Sound Mix:

Mono

Aspect Ratio:

1.37 : 1
See full technical specs »
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Did You Know?

Trivia

Mary Wiggins and Harvey Parry doubled Dorothy Coonan and Frankie Darro. See more »

Goofs

Sally pandhandles by tap dancing to "42nd Street" in expensive (for her) tap shoes. See more »

Quotes

Tommy Gordon: Shucks, what do I care about an old leg? Just think, from now on, when i get a pair of new shoes, I'll only have to break in one of them.
See more »

Connections

Features Footlight Parade (1933) See more »

Soundtracks

Shadow Waltz
(uncredited)
Music by Harry Warren
Played in the dark at the school dance
Also whistled by Frankie Darro outside the movie theater box office
See more »

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User Reviews

 
Youth In The Depression
23 March 2009 | by bkoganbingSee all my reviews

The only studio in Hollywood that acknowledged that there was a Depression out there for the most part was Warner Brothers. It was only from this studio that Wild Boys Of The Road could have been made and done as well as it was.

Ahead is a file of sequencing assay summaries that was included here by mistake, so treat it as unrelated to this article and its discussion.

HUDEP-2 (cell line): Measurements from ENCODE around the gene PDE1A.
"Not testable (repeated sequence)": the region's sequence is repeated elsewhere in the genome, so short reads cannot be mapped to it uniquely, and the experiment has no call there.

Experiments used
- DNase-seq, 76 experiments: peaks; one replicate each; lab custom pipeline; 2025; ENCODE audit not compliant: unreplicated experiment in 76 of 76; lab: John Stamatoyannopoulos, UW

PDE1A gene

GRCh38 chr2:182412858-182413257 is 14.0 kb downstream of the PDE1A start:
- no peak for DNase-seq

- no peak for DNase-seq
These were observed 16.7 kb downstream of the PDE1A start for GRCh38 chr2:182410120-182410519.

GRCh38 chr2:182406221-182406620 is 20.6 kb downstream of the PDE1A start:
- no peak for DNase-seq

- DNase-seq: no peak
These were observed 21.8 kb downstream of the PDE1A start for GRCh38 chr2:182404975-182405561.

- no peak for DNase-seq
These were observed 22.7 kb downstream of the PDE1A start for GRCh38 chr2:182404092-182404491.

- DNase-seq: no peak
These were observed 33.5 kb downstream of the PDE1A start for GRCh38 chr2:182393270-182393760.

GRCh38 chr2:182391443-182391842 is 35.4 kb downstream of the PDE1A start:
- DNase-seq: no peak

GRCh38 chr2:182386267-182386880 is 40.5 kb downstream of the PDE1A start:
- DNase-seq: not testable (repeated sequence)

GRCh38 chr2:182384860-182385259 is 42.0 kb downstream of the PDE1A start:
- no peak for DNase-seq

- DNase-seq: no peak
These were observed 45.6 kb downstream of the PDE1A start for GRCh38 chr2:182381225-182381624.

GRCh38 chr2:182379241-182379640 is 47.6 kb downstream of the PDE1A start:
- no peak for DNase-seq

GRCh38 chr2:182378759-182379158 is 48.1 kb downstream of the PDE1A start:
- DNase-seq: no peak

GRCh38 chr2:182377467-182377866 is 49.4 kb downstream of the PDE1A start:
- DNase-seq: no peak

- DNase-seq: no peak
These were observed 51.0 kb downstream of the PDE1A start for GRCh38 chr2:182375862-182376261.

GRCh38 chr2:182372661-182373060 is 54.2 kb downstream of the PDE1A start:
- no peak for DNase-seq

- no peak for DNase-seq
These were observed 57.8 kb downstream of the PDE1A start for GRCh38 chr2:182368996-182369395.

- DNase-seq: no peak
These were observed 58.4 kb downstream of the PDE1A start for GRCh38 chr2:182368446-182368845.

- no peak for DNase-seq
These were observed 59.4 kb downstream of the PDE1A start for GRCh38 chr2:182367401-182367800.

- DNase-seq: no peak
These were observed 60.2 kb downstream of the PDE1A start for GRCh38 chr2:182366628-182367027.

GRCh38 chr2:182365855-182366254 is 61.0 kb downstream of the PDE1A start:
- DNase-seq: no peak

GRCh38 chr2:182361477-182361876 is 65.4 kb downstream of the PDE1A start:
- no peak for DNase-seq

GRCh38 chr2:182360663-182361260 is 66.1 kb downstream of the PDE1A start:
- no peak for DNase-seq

The story and the situation is what puts this film over. There are no stars in Wild Boys Of The Road although some of the players eventually got reputations as competent character actors. The most well known person in this film would have to be Ward Bond playing the part of the train brakeman who sees that one of the Wild Boys is actually a girl and rapes her. Bond in his early days did play thugs like these for the most part.

The generation that proceeded me lived through the Great Depression. My uncles were in their teens at the time this film was made. In fact one of my uncles before he died told me how he left school and went to work on a farm in Brockport owned by the husband of my grandmother's cousin. He considered himself incredibly lucky to even get that kind of work even from family. Both of them could easily have been part of the gang of homeless youth.